As precious time ticks away, Hunt continues to insist that his party is firmly committed to cutting carbon emissions. But that’s all we have: a promise with nothing to back it up. Given the fate of some other election promises, this is looking very grim.

For four years Greg Hunt has been the public face of Direct Action, his signature climate policy. Its success depends heavily on the ERF. If this proves a dud, the government’s climate policy will be in ruins. In which case you’d think Hunt’s political career couldn’t be far behind.

But there’s more in play here.

I’ve written before about the conviction of some influential Australian businessmen that humans don’t cause climate change: people like Dick Warburton, who heads the government’s review of the RET, and Maurice Newman, Tony Abbott’s business advisor.

Strongly opposed to effective action against fossil-fuel emissions, such as constraints on coal-fired electricity generation, these people are capable by themselves of doing great damage to Australia’s effort to curb emissions. But they also have fellow-travellers in parliament.

The months since the Abbott government took office have seen some disturbing signals from politicians about their attitude to our growing but still-vulnerable renewable energy market, notably during the parliamentary debates on repeal of carbon pricing laws.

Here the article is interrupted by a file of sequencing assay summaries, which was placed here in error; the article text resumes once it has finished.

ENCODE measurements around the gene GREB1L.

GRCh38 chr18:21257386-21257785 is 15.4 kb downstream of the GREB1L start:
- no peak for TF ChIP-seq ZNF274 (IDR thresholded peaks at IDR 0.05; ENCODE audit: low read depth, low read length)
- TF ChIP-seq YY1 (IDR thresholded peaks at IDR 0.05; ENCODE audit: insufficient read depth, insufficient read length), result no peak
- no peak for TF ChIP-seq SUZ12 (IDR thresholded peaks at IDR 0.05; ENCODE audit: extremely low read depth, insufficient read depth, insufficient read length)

We’ve heard the prime minister suggest that renewable energy costs too much (which may be all the encouragement Dick Warburton needs to recommend killing off the RET). Last week treasurer Joe Hockey bought into the debate in an interview with Alan Jones on Radio 2GB.

When Jones asked why the government was “chasing Thai and Chinese-subsidised wind turbines down the road with a chequebook”, Hockey suggested that next week’s Budget might tackle renewable energy subsidies and the “massive duplication” of multiple environmental agencies.

He said that the government would “get rid of the Clean Energy Regulator”, the same agency that Greg Hunt wants to help operate his Emissions Reduction Fund. A spokeswoman later said Hockey meant the Clean Energy Finance Corporation, which the government really does want to abolish.

There was also this extraordinary outburst: “I drive to Canberra to go to parliament, and I must say I find those wind turbines around Lake George to be utterly offensive. I think they’re a blight on the landscape.”

I wonder, does Hockey find them more of a blight than thousands of gas drills installed on farmland against owners’ will? More of a blight than expanding open-cut coal mines intruding into peoples’ lives, properties and communities and affecting their health in his own state as well as in Queensland?

Hockey’s remarks are instructive. His confusion over the Clean Energy Regulator suggests his own party’s climate policy has a low profile in his scheme of things. And his wind turbine comment is straight from the songbook of Maurice Newman and his anti-windpower friends.

With a government hell-bent on destroying existing carbon abatement mechanisms and yet to put a convincing case that it will deal effectively with the climate crisis, these are dark days indeed.